In addition to brides and grooms, I know a lot of wedding planners and vendors tune in to the Perfect Memories Blog. Today, I'd like to take a moment to warn them to be alert for email scams targeting wedding planners.
Similar to schemes targeting photographers and other consumers, this current scheme has been going on for at least the past few months and basically involves sending in a cashiers check for an amount greater than what you've billed them--and then asking you transfer the extra money elsewhere. The cashiers check clears into your account quickly, you transfer them the money, and weeks later your bank realizes the check was a fraud and deducts the amount from your account.
I received this scam just last week, and it immediately raised suspicions though I couldn't prove it was indeed a scam right away. A bride-to-be contacts you from somewhere in Europe (in this case Germany) saying that she and her fiance are moving to the U.S. and need help planning a wedding. See more details of the scam and a copy of the initial email wedding planners receive here. The minor details (name/date/location) change, but otherwise, everyone is receiving the exact same email.
Now, I occasionally receive legitimate inquiries from couples living abroad, who are usually in the military but returning home for a wedding. But in this case, something seemed off. I looked online for information about it after the first email, but at that point wasn't sure what exactly the spam was. Finally, the "bride" says that a cashiers check is on it's way--for over $3,000 more than the deposit. The extra money I'm to transfer with Western Union to their band, which will be flying in to perform from France.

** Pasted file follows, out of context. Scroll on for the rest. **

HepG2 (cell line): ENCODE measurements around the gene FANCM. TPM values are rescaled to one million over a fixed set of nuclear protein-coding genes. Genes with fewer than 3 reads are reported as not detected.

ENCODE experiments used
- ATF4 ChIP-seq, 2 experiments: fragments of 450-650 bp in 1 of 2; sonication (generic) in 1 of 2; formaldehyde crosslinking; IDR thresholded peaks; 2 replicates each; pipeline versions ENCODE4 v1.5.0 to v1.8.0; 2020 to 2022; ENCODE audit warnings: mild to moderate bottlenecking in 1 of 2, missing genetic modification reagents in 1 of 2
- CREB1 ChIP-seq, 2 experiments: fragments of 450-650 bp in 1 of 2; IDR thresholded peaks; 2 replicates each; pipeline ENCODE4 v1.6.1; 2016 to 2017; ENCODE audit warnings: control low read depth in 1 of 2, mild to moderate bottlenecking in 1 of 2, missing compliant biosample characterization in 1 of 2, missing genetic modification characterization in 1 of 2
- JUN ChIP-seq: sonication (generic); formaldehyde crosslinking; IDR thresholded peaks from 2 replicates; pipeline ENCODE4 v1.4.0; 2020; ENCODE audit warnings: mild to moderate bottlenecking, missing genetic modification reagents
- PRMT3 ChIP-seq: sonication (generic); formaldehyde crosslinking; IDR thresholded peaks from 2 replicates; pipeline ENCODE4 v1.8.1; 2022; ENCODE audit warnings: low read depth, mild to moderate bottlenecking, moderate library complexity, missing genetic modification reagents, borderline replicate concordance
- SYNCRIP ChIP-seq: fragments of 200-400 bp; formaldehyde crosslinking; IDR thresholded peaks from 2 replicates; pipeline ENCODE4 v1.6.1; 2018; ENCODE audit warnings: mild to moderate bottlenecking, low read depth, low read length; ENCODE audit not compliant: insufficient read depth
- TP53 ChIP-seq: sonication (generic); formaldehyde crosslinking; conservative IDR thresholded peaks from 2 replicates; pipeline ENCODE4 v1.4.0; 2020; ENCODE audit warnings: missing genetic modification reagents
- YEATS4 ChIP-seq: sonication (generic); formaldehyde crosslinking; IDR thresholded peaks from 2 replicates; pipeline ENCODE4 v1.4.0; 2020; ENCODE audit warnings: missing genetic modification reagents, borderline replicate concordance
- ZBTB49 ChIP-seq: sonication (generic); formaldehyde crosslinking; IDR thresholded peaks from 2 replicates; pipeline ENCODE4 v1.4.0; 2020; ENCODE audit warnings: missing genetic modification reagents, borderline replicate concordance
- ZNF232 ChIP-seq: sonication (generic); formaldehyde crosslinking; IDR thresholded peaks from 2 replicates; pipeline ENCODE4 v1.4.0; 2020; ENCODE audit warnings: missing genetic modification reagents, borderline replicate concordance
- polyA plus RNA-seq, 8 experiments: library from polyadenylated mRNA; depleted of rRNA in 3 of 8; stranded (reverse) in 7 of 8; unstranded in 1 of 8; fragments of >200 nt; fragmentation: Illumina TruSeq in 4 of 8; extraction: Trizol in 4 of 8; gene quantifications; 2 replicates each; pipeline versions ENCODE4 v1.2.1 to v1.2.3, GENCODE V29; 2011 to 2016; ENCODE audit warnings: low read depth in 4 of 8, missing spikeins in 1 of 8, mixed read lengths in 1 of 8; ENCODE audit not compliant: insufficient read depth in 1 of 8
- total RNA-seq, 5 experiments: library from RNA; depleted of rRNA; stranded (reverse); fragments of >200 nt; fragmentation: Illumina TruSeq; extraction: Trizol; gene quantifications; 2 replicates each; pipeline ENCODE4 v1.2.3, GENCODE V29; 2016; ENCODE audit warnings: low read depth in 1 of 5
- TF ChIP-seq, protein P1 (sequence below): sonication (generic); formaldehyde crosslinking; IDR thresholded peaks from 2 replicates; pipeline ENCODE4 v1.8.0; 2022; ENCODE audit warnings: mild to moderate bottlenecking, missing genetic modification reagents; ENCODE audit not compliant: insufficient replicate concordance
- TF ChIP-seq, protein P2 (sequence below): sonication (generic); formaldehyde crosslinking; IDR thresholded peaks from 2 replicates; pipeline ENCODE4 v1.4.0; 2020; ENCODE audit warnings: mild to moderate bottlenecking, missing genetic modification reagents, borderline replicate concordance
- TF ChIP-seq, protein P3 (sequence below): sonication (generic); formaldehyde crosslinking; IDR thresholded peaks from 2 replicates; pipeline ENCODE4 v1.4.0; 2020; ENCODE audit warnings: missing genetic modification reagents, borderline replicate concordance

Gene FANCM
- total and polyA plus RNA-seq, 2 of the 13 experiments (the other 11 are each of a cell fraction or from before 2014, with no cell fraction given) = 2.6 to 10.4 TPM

What concerns me most about this is that they are basically asking wedding planners to do something we do on a regular basis: make a payment to a wedding vendor. With similar scams like the Nigerian Money Scam, the scammer is making a request that is so out of the blue, so odd or so "too good to be true" that it is obviously spam. But this isn't. And with so many young, new planners in the industry right now, I'm sure many people may be eager to secure a client and could easily overlook the warning signs.
And so my tips to planners to protect yourself from this and other scams:
- Do not accept cashiers checks. If you do, allow extra time after the money is cleared in your account for the check to be verified before touching the money (I've seen reports this may take two or three weeks or up to three months. . .that's enough for me to never accept one from anyone).
- Do not send money to a vendor you've never seen or heard from directly. And of course, do not pay any vendor you do not have a contract with.
- Protect your privacy. Be as smart a business person as you are a consumer, and do not provide passwords, bank accounts numbers, etc., to anyone.
- If it sounds suspicious, proceed with caution. Do online research to see if anyone else has received a similar scam. Insist on secure payments and if they balk, turn them away.
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